10 (William Walsham How, Anglican Bishop of Wakefield and Hymn Writer; and his sister, Frances Jane Douglas(s), Hymn Writer)

  • John Athelstan Laurie Riley, Anglican Ecumenist, Hymn Writer, and Hymn Translator
  • Cyriaca, Roman Catholic Martyr at Rome, 249; and Sixtus II, His Companions, and Laurence of Rome, Roman Catholic Martyrs at Rome, 258
  • Edward Grzymala and Franciszek Drzewiecki, Polish Roman Catholic Priests and Martyrs, 1942

11 (Gregory Thaumaturgus, Roman Catholic Bishop of Neocaesarea; and Alexander of Comana “the Charcoal Burner,” Roman Catholic Martyr and Bishop of Comana, Pontus)

  • Equitius of Valeria, Benedictine Abbot and Founder of Monasteries
  • Matthias Loy, U.S. Lutheran Minister, Educator, Hymn Writer, and Hymn Translator; and Conrad Hermann Louis Schuette, German-American Lutheran Minister, Educator, Hymn Writer, and Hymn Translator
  • Maurice Tornay, Swiss Roman Catholic Priest, Missionary to Tibet, and Martyr, 1949

12 (Thaddeus Stevens, U.S. Abolitionist, Congressman, and Witness for Civil Rights)

  • Charles Inglis, Anglican Bishop of Nova Scotia
  • Józef Stepniak and Józef Straszewski, Polish Roman Catholic Priest and Martyrs, 1942
  • Karl Leisner, German Roman Catholic Priest and Martyr, 1945

13 (John Henry Hopkins, Jr., Episcopal Priest and Hymnodist; and his nephew, John Henry Hopkins, III, Episcopal Priest and Musician)

  • Elizabeth Payson Prentiss, U.S. Presbyterian Hymn Writer
  • Jeremy Taylor, Anglican Bishop of Down, Connor, and Dromore
  • John Bajus, U.S. Lutheran Minister and Hymn Translator

14 (William Croft, Anglican Organist and Composer)

  • Matthias Claudius, German Lutheran Writer
  • Maximilian Kolbe, Roman Catholic Priest and Martyr, 1941; and Jonathan Myrick Daniels, Episcopal Seminarian and Martyr, 1965
  • Sarah Flower Adams, English Unitarian Hymn Writer; and her sister, Eliza Flower, English Unitarian Composer

15 (MARY OF NAZARETH, MOTHER OF GOD)

16 (John Diefenbaker and Lester Pearson, Prime Ministers of Canada; and Tommy Douglas, Federal Leader of the New Democratic Party)

  • Alipius, Roman Catholic Bishop of Tagaste and Friend of St. Augustine of Hippo
  • John Courtney Murray, U.S. Roman Catholic Priest and Theologian
  • John Jones of Talysarn, Welsh Calvinistic Methodist Minister and Hymn Tune Composer

17 (Samuel Johnson, Congregationalist Minister, Anglican Priest, President of King’s College, “Father of the Episcopal Church in Connecticut,” and “Father of American Library Classification;” Timothy Cutler, Congregationalist Minister, Anglican Priest, and Rector of Yale College; Daniel Browne, Educator, Congregationalist Minister, and Anglican Priest; and James Wetmore, Congregationalist Minister and Anglican Priest)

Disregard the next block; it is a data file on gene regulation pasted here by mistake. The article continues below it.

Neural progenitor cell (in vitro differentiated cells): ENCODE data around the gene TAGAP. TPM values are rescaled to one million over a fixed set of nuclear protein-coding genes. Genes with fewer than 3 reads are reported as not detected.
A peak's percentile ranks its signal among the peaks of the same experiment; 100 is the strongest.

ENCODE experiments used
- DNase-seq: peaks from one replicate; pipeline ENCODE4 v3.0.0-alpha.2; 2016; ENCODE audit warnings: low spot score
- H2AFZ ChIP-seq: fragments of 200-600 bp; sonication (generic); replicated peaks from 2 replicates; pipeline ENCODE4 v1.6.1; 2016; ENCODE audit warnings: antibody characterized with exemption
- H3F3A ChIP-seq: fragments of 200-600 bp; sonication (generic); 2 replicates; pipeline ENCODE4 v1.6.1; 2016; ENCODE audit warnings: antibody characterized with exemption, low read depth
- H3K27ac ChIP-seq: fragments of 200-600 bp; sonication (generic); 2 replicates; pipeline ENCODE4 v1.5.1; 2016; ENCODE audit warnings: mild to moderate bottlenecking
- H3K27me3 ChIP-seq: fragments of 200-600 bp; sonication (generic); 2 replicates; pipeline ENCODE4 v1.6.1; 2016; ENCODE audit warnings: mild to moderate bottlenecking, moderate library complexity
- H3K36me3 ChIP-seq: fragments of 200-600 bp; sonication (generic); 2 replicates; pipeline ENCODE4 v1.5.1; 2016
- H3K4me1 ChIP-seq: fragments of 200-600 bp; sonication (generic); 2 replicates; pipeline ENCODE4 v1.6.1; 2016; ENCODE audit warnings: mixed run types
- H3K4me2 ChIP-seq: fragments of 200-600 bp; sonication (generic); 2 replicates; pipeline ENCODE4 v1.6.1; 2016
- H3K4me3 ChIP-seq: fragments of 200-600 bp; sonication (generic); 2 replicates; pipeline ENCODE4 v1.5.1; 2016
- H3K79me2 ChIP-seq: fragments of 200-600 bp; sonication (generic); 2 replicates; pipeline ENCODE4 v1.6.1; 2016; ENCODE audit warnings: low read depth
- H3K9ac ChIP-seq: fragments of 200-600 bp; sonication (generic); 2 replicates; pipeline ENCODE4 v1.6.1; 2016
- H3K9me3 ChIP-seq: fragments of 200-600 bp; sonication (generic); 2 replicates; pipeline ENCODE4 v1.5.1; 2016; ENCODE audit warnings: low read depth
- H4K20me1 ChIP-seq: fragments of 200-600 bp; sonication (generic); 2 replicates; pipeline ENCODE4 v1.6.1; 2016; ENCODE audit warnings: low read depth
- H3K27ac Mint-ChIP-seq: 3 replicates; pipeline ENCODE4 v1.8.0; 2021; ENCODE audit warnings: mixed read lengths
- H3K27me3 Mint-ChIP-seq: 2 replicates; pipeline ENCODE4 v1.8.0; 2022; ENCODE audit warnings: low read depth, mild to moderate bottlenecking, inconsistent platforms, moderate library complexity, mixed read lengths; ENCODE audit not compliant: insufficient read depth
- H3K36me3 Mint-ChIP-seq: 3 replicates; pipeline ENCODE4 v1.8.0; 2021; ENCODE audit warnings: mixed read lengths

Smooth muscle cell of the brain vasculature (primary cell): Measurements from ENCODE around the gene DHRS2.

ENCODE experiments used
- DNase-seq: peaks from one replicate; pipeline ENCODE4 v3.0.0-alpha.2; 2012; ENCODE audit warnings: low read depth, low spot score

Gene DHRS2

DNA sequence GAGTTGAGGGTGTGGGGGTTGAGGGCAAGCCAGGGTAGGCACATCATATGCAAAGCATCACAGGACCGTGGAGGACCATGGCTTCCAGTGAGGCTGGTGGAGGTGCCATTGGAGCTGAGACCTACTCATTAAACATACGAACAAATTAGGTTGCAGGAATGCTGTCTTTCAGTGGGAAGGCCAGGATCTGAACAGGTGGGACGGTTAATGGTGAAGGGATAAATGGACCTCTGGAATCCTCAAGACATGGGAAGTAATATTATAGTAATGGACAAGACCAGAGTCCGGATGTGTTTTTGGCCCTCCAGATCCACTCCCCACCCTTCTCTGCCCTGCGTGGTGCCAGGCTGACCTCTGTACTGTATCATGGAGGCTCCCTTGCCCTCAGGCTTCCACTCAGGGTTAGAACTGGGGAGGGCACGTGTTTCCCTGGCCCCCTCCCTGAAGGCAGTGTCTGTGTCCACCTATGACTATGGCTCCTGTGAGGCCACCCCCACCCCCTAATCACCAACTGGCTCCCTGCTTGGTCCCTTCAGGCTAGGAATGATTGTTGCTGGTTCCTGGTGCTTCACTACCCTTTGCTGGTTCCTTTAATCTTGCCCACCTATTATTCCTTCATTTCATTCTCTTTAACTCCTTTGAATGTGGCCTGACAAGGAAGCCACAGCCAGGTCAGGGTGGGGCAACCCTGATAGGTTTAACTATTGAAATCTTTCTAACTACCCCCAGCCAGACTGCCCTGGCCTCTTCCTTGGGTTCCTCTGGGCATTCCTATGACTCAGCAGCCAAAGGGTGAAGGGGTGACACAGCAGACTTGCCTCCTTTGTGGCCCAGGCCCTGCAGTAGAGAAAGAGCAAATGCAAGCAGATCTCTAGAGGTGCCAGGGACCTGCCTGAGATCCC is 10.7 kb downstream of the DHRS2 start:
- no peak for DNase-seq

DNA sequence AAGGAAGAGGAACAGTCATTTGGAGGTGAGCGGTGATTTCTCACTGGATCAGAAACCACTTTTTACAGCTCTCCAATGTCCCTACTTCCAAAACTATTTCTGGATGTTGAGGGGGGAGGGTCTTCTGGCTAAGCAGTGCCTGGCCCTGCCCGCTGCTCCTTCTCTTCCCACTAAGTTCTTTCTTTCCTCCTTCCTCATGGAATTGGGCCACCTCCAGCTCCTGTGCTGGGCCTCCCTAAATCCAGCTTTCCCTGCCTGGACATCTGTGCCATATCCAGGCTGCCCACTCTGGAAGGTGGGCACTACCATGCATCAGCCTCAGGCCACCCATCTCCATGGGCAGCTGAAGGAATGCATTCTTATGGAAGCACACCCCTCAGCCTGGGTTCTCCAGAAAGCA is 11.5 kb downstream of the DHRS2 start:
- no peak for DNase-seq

• Baptisms of Manteo and Virginia Dare, 1587
  • George Croly, Anglican Priest, Poet, Historian, Novelist, Dramatist, Theologian, and Hymn Writer
  • William James Early Bennett, Anglican Priest

18 (Artemisia Bowden, African-American Educator and Civil Rights Activist)

  • Erdmann Neumeister, German Lutheran Minister and Hymn Writer
  • Francis John McConnell, U.S. Methodist Bishop and Social Reformer
  • Jonathan Friedrich Bahnmaier, German Lutheran Minister and Hymn Writer

19 (Sixtus III, Bishop of Rome)

  • Blaise Pascal, French Roman Catholic Scientist, Mathematician, and Theologian
  • Magnus and Agricola of Avignon, Roman Catholic Bishops of Avignon
  • William Hammond, English Moravian Hymn Writer

20 (ZACCHAEUS, PENITENT TAX COLLECTOR AND ROMAN COLLABORATOR)

21 (Bruno Zembol, Polish Roman Catholic Friar and Martyr, 1942)

  • Camerius, Cisellus, and Luxorius of Sardinia, Martyrs, 303
  • Martyrs of Edessa, Circa 304
  • Maximilian of Antioch, Circa 353; and Bonosus and Maximianus the Soldier, Martyrs, 362

22 (Jack Layton, Canadian Activist and Federal Leader of the New Democratic Party)

  • Hryhorii Khomyshyn, Symeon Lukach, and Ivan Slezyuk, Ukrainian Greek Catholic Bishops and Martyrs, 1947, 1964, and 1973
  • John Kemble and John Wall, English Roman Catholic Priests and Martyrs, 1679
  • Thomas Percy, Richard Kirkman, and William Lacey, English Roman Catholic Martyrs, 1572 and 1582

23 (Martin de Porres and Juan Macias, Humanitarians and Dominican Lay Brothers; Rose of Lima, Humanitarian and Dominican Sister; and Turibius of Mogrovejo, Roman Catholic Archbishop of Lima)

  • Theodore O. Wedel, Episcopal Priest and Biblical Scholar; and his wife, Cynthia Clark Wedel, U.S. Psychologist and Episcopal Ecumenist

24 (BARTHOLOMEW THE APOSTLE, MARTYR)

25 (Michael Faraday, Scientist)

  • Andrea Bordino, Italian Roman Catholic Lay Brother
  • Maria Troncatti, Italian Roman Catholic Nun
  • William John Copeland, Anglican Priest and Hymn Translator

26 (Frederick William Herzberger, U.S. Lutheran Minister, Humanitarian, and Hymn Translator)

  • Levkadia Harasymiv, Ukrainian Greek Catholic Nun, and Martyr, 1952
  • Luigi Beltrame Quattrocchi and Maria Corsini Beltrame Quattrocchi, Italian Roman Catholic Humanitarians
  • Teresa of Jesus, Jornet y Ibars, Catalan Roman Catholic Nun and Cofoundress of the Little Sisters of the Abandoned Elderly

27 (Thomas Gallaudet and Henry Winter Syle, Episcopal Priests and Educators of the Deaf)

  • Amadeus of Clermont, French Roman Catholic Monk; and his son, Amadeus of Lausanne, French-Swiss Roman Catholic Abbot and Bishop
  • Dominic Barberi, Roman Catholic Apostle to England
  • Henriette Luise von Hayn, German Moravian Hymn Writer

28 (Ambrose of Milan, Roman Catholic Bishop; Monica of Hippo, Mother of St. Augustine of Hippo; and Augustine of Hippo, Roman Catholic Bishop of Hippo Regius)

  • Denis Wortman, U.S. Dutch Reformed Minister and Hymn Writer
  • Laura S. Coperhaver, U.S. Lutheran Hymn Writer and Missionary Leader
  • Moses the Black, Roman Catholic Monk, Abbot, and Martyr

29 (BEHEADING OF SAINT JOHN THE BAPTIST)

30 (Jeanne Jugan, Foundress of the Little Sisters of the Poor)

  • John Leary, U.S. Roman Catholic Social Activist and Advocate for the Poor and Marginalized
  • Karl Otto Eberhardt, German Moravian Organist, Music Educator, and Composer

31 (NICODEMUS, DISCIPLE OF JESUS)